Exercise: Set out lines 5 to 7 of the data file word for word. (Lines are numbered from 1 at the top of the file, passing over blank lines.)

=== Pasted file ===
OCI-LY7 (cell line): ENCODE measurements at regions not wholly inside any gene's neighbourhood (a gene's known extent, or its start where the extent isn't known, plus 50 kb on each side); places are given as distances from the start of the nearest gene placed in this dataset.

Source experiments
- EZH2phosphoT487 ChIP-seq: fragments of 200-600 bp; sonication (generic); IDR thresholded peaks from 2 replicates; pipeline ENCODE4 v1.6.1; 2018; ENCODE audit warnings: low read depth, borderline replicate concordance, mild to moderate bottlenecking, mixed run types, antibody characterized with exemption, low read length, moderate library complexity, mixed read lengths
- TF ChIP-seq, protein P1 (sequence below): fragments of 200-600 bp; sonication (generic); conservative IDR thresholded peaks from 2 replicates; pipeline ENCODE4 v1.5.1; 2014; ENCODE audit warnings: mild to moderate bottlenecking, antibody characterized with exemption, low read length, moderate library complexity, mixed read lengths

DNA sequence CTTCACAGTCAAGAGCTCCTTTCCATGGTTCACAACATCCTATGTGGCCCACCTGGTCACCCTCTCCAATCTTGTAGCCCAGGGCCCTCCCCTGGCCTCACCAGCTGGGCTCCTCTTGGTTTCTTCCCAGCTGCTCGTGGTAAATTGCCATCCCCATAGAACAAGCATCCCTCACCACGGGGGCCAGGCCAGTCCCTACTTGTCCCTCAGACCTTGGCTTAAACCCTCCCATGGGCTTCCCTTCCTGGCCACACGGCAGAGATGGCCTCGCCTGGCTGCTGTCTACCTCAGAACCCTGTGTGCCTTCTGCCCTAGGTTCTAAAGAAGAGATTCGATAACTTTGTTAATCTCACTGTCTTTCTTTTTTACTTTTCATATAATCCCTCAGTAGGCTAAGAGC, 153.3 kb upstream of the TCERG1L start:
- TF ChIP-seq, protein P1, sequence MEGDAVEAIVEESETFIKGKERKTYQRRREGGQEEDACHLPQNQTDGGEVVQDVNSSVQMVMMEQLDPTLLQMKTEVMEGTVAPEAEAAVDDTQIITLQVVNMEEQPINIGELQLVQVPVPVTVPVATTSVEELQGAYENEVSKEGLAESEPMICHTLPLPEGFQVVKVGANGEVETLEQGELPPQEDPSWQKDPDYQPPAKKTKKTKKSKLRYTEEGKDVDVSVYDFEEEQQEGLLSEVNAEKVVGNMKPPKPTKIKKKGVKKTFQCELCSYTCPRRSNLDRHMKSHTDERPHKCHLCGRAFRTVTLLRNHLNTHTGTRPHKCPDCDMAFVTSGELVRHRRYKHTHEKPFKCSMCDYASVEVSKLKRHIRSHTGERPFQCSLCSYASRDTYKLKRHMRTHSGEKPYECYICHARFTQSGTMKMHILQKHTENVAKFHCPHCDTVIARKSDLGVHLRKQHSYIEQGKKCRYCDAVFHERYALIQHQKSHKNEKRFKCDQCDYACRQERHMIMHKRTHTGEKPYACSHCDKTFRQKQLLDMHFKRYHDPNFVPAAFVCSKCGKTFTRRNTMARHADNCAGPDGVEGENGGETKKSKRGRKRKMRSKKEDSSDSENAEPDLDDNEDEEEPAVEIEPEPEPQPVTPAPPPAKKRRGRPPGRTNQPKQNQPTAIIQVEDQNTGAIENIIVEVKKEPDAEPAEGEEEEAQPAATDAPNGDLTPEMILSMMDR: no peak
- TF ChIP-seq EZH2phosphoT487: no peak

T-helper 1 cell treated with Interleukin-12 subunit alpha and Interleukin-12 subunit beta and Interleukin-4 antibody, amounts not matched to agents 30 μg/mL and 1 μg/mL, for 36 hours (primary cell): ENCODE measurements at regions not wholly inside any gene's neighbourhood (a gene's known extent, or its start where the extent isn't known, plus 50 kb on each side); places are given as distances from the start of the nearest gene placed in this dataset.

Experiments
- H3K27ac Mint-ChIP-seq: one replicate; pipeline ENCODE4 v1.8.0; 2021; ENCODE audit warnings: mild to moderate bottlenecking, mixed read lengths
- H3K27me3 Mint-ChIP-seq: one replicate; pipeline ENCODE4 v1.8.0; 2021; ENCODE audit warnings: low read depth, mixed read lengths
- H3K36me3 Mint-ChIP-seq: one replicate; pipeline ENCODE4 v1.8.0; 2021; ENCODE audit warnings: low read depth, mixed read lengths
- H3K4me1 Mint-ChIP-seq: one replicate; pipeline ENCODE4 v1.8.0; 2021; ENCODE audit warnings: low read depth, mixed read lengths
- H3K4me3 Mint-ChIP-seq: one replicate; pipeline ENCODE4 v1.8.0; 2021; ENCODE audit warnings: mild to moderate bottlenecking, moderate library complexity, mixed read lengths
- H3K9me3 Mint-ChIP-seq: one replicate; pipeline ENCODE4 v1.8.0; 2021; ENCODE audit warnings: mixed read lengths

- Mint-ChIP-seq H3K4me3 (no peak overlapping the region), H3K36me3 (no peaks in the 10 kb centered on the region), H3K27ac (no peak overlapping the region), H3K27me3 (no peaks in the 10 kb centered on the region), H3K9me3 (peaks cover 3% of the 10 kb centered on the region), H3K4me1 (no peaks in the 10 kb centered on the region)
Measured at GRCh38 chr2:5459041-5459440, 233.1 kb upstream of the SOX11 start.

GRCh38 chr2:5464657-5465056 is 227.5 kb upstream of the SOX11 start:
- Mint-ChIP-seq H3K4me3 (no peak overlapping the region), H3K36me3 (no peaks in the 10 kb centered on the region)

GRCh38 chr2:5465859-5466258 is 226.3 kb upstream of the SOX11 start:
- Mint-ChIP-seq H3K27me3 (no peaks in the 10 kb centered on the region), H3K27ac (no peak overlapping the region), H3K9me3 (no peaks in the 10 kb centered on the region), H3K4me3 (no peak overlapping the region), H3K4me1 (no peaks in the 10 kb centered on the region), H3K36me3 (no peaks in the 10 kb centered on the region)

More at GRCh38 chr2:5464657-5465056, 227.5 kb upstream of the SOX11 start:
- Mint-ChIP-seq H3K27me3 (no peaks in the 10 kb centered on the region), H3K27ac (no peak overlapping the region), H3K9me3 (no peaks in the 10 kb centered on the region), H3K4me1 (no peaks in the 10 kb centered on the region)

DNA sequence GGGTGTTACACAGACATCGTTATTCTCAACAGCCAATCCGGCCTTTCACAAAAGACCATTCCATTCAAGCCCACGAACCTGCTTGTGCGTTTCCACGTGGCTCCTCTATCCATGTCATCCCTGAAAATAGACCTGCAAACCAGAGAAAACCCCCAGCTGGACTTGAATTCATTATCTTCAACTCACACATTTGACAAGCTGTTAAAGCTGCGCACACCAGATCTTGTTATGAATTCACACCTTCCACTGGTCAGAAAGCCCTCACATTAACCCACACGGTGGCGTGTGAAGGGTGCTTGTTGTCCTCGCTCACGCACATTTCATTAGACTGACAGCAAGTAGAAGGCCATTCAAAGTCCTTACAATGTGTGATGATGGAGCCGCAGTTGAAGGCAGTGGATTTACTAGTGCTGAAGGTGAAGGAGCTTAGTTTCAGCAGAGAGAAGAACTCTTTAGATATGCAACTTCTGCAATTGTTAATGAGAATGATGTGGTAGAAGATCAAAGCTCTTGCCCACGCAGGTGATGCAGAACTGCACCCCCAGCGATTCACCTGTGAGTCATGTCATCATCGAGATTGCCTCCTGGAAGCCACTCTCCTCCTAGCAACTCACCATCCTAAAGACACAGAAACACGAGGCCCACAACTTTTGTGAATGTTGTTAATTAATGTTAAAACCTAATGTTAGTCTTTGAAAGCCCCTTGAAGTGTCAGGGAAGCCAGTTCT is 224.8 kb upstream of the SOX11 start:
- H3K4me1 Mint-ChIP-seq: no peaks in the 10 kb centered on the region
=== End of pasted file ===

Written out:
DNA sequence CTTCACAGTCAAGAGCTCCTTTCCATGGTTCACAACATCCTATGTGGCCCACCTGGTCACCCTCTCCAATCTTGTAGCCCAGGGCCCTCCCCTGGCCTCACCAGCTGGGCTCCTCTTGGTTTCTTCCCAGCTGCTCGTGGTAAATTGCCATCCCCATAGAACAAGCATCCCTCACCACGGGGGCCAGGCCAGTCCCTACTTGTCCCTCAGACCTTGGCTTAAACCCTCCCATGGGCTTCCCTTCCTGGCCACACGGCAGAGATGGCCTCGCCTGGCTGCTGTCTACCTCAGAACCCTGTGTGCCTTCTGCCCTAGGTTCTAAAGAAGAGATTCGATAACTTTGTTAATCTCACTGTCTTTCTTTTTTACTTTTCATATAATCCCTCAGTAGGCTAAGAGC, 153.3 kb upstream of the TCERG1L start:
- TF ChIP-seq, protein P1, sequence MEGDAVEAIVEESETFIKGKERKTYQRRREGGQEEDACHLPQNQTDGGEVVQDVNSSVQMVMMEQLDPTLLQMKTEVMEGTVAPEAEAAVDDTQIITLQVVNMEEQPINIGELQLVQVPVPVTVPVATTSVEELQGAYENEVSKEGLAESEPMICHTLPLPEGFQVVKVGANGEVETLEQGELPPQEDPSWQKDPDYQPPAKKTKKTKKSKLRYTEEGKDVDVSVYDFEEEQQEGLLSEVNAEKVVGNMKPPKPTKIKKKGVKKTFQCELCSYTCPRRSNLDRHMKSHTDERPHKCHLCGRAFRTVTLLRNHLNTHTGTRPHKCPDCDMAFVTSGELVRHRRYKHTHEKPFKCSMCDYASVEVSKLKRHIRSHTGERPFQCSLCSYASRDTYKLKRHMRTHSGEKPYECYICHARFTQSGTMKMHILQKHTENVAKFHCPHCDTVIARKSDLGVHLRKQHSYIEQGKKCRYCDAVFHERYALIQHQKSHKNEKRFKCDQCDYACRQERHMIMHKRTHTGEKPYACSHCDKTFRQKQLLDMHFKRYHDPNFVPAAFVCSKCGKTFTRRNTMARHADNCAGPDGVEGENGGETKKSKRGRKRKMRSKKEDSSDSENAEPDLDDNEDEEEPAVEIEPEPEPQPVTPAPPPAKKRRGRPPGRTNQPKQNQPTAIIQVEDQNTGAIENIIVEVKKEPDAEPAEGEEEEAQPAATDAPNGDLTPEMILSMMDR: no peak
- TF ChIP-seq EZH2phosphoT487: no peak